The grace of God.

April 2, 2014.

“But when he came to himself, he said, ‘How many of my father’s hired servants have more than enough bread, but I perish here with hunger! I will arise and go to my father, and I will say to him, “Father, I have sinned against heaven and before you. I am no longer worthy to be called your son. Treat me as one of your hired servants.”’ And he arose and came to his father. But while he was still a long way off, his father saw him and felt compassion, and ran and embraced him and kissed him. And the son said to him, ‘Father, I have sinned against heaven and before you. I am no longer worthy to be called your son.’ But the father said to his servants, ‘Bring quickly the best robe, and put it on him, and put a ring on his hand, and shoes on his feet. And bring the fattened calf and kill it, and let us eat and celebrate. For this my son was dead, and is alive again; he was lost, and is found.’ And they began to celebrate.”
(Luke 15:17-24)

Many of us know this to the conclusion to the parable of the prodigal son. As the parable goes, a man had two sons, the younger of whom came to the father and asked for his part of the inheritance because he was ready to get out of the house. The father split the inheritance with both of his sons, and the younger went on his way to begin a life of partying. He had many friends, so long as he had money. But as soon as his money ran out, his friends left him, and he was out of luck. He joined himself to a swine breeder, one of the lowest jobs a Jew could have, and began to eat the pig slop because he had nothing else. The story concludes with the passage above.

I believe this story gives a clear picture of the nature of God that we don’t often recognize. When the son left the father to live a lifestyle of luxury, his father still cared about him and longed for him to come back. How do we know this? All we have to do is look at the reaction the father has when his son returns. The younger son realizes the bad place he is in and says that even his father’s servants have a better life than he does. So, he decides to go back to his father and ask him to be like one of the hired servants since he is no longer worthy to be called his son. What humility he had! But notice what happens next. This is the only place in the bible where it seems that God got in a hurry. As soon as the father sees the younger son coming back, he runs to him! This is how we know that the father was continually watching to see if his son would return. He was a far off when the father saw him, and he ran to him and kissed him. The son starts to make the speech he prepared for his father, but he doesn’t even get to finish. As soon as the son says he has sinned, the father throws a party in honor of his return, welcoming him with open arms. This is the nature of God.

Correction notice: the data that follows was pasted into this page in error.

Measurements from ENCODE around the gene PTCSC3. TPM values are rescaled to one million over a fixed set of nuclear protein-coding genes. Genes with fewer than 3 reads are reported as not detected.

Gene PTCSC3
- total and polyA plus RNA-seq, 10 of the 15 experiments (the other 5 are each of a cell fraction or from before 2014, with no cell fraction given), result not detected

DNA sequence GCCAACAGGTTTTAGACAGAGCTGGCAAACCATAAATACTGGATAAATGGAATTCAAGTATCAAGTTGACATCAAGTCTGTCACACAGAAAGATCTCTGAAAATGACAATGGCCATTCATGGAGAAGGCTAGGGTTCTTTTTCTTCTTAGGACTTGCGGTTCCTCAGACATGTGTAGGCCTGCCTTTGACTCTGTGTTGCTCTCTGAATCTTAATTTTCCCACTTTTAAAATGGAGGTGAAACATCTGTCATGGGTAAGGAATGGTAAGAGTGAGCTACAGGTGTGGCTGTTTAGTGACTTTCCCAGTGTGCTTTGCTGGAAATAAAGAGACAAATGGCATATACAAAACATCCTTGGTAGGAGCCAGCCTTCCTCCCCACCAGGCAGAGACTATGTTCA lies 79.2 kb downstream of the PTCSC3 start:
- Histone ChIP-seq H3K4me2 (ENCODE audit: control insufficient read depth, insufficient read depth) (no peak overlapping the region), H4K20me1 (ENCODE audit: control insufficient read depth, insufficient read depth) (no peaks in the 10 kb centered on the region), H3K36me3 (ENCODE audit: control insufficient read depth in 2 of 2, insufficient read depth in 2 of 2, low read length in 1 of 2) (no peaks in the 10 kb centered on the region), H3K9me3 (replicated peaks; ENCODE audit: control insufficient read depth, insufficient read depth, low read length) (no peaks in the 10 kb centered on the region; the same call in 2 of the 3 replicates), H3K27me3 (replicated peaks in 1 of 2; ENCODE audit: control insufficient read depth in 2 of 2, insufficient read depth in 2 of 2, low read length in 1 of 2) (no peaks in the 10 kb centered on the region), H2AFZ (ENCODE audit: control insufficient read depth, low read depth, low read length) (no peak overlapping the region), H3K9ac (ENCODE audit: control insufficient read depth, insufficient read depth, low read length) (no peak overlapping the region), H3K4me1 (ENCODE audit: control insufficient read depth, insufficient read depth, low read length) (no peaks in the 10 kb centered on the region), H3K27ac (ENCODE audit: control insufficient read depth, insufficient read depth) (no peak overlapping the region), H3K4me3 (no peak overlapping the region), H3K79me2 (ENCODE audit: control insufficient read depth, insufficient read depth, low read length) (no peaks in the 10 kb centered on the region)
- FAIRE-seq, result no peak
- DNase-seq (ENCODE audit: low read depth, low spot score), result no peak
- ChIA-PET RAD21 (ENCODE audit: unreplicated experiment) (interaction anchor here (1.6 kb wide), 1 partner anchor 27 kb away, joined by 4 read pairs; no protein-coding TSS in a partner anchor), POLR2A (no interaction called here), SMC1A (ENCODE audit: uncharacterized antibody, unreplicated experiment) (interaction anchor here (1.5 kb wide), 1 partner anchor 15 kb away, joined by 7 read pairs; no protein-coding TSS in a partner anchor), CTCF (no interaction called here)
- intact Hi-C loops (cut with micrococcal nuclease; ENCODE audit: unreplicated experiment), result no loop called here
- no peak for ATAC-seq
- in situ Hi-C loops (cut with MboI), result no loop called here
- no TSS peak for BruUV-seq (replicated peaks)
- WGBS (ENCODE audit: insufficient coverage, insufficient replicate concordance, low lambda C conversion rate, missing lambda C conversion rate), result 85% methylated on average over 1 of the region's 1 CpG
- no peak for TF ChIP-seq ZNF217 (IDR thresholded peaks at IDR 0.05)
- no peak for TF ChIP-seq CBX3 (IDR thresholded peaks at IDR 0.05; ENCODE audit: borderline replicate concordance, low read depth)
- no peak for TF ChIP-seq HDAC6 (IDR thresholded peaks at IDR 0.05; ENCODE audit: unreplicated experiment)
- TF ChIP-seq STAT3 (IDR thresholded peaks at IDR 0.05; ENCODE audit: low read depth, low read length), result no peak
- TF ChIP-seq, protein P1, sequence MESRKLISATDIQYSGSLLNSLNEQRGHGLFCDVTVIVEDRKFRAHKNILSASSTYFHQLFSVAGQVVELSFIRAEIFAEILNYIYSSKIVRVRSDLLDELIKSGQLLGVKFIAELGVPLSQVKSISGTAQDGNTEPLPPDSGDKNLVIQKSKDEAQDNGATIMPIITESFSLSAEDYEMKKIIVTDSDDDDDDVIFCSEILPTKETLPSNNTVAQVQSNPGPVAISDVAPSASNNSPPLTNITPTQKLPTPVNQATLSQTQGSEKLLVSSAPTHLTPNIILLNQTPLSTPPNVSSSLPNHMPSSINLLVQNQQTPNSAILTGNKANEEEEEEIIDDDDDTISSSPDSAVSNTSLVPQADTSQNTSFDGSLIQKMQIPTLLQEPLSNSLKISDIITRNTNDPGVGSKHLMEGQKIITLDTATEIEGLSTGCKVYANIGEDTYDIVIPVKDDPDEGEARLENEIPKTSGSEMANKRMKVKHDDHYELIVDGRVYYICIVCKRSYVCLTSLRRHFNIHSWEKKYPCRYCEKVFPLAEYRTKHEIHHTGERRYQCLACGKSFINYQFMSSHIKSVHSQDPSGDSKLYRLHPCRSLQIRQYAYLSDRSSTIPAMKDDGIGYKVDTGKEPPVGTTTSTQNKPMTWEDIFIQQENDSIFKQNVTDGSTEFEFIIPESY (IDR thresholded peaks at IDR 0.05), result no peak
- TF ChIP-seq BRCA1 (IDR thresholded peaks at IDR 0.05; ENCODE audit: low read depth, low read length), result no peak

Grace. This wonderful thing that we can’t even fully understand. The grace and forgiveness of God that he so freely gives to any who follow him. Even when we mess up (well, especially when we mess up). Our father knows that we have weakness. He knows that we are broken. But his grace reaches us regardless.

I’ve have heard grace compared to a shower, continueously cleansing us of our daily sins. I think this is a powerful analogy, and I would like to expound on it. Grace is like a shower. We are all going to sin. If this sends us to hell, then we are all going to hell, and rightly so. But the good news is that the grace of God continually cleanses us of this sin! Now, this is not to say that we cannot step out of the shower upon our own free will, because the bible clearly teaches that we can (James 5:19-20, Hebrews 6:4-8, II Peter 2:20-22). But as long as we stay in the shower, that is continue to seek righteousness and the will of God, making strides to avoid sin and repenting when we do fall, then his grace covers us.

Think about it. God is not up there in heaven just waiting for us to fall. Just waiting in anticipation to kick us out. Why would he be? As Jesus hung on the cross, the crowd was spitting, tormenting and mocking him. But what did he say? “Father forgive them, for they know not what they do.” In the middle of his agony, he called for forgiveness! That is the love of God. Jesus is more than willing to forgive us of all our sins. All we are charged to do is come to him, repenting of those sins.

What should we do then? Continue to sin that grace may abound? Paul says “may it never be!” For we have died to sin, being buried and raised with Christ in baptism, so that we might walk in newness of life. (Romans 6) Are we going to fall? Yes. But the important thing is whether or not we are getting back up. That’s the difference between a sinner and a Christian who sins. If a Christian tells you that they never sin, do not believe them. John writes “if we say we have no sin, then we deceive ourselves.” But if we confess our sins, he is faithful to forgive us of them. (I John 1:8-10)

God loves us. And that is amazing. Christianity is not a chalkboard that must be continually filled and erased of sin. Grace covers our sin. The blood of Christ washes our sin. There is no need to worry. Unless you have stepped out of the shower. There’s always a way home. Won’t you come?

Suggested Daily Reading: Luke 15, 22-24. Hebrews 9-10.

Grace be with you.


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